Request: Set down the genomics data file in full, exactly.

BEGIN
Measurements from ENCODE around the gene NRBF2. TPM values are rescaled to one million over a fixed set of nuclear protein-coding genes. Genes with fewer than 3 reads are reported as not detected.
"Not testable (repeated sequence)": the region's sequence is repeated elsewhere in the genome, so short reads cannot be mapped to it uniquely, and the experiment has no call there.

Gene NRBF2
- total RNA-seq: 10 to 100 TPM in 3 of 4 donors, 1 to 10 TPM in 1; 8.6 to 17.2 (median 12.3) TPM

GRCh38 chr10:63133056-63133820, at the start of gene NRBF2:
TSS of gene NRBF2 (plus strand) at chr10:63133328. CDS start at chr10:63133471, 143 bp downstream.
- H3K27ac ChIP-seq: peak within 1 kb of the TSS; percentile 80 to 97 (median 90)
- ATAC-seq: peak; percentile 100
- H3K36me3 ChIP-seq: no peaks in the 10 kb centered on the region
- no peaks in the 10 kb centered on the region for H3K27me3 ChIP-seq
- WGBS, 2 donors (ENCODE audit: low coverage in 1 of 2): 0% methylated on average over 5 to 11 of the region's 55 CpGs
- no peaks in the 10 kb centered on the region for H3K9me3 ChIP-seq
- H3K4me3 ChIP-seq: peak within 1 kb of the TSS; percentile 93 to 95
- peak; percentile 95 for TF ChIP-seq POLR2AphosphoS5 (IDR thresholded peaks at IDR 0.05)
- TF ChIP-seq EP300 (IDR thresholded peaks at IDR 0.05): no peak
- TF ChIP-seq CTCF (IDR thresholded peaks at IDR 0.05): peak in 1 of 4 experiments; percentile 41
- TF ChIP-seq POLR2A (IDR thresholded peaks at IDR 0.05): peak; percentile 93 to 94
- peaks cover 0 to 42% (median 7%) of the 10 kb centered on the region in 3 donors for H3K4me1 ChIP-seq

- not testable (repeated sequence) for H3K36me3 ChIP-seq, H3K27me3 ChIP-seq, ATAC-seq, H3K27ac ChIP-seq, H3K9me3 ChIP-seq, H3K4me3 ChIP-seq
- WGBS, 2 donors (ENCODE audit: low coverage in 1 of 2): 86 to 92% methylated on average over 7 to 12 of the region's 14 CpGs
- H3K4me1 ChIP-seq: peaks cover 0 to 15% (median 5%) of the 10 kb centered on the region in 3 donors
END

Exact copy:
Measurements from ENCODE around the gene NRBF2. TPM values are rescaled to one million over a fixed set of nuclear protein-coding genes. Genes with fewer than 3 reads are reported as not detected.
"Not testable (repeated sequence)": the region's sequence is repeated elsewhere in the genome, so short reads cannot be mapped to it uniquely, and the experiment has no call there.

Gene NRBF2
- total RNA-seq: 10 to 100 TPM in 3 of 4 donors, 1 to 10 TPM in 1; 8.6 to 17.2 (median 12.3) TPM

GRCh38 chr10:63133056-63133820, at the start of gene NRBF2:
TSS of gene NRBF2 (plus strand) at chr10:63133328. CDS start at chr10:63133471, 143 bp downstream.
- H3K27ac ChIP-seq: peak within 1 kb of the TSS; percentile 80 to 97 (median 90)
- ATAC-seq: peak; percentile 100
- H3K36me3 ChIP-seq: no peaks in the 10 kb centered on the region
- no peaks in the 10 kb centered on the region for H3K27me3 ChIP-seq
- WGBS, 2 donors (ENCODE audit: low coverage in 1 of 2): 0% methylated on average over 5 to 11 of the region's 55 CpGs
- no peaks in the 10 kb centered on the region for H3K9me3 ChIP-seq
- H3K4me3 ChIP-seq: peak within 1 kb of the TSS; percentile 93 to 95
- peak; percentile 95 for TF ChIP-seq POLR2AphosphoS5 (IDR thresholded peaks at IDR 0.05)
- TF ChIP-seq EP300 (IDR thresholded peaks at IDR 0.05): no peak
- TF ChIP-seq CTCF (IDR thresholded peaks at IDR 0.05): peak in 1 of 4 experiments; percentile 41
- TF ChIP-seq POLR2A (IDR thresholded peaks at IDR 0.05): peak; percentile 93 to 94
- peaks cover 0 to 42% (median 7%) of the 10 kb centered on the region in 3 donors for H3K4me1 ChIP-seq

- not testable (repeated sequence) for H3K36me3 ChIP-seq, H3K27me3 ChIP-seq, ATAC-seq, H3K27ac ChIP-seq, H3K9me3 ChIP-seq, H3K4me3 ChIP-seq
- WGBS, 2 donors (ENCODE audit: low coverage in 1 of 2): 86 to 92% methylated on average over 7 to 12 of the region's 14 CpGs
- H3K4me1 ChIP-seq: peaks cover 0 to 15% (median 5%) of the 10 kb centered on the region in 3 donors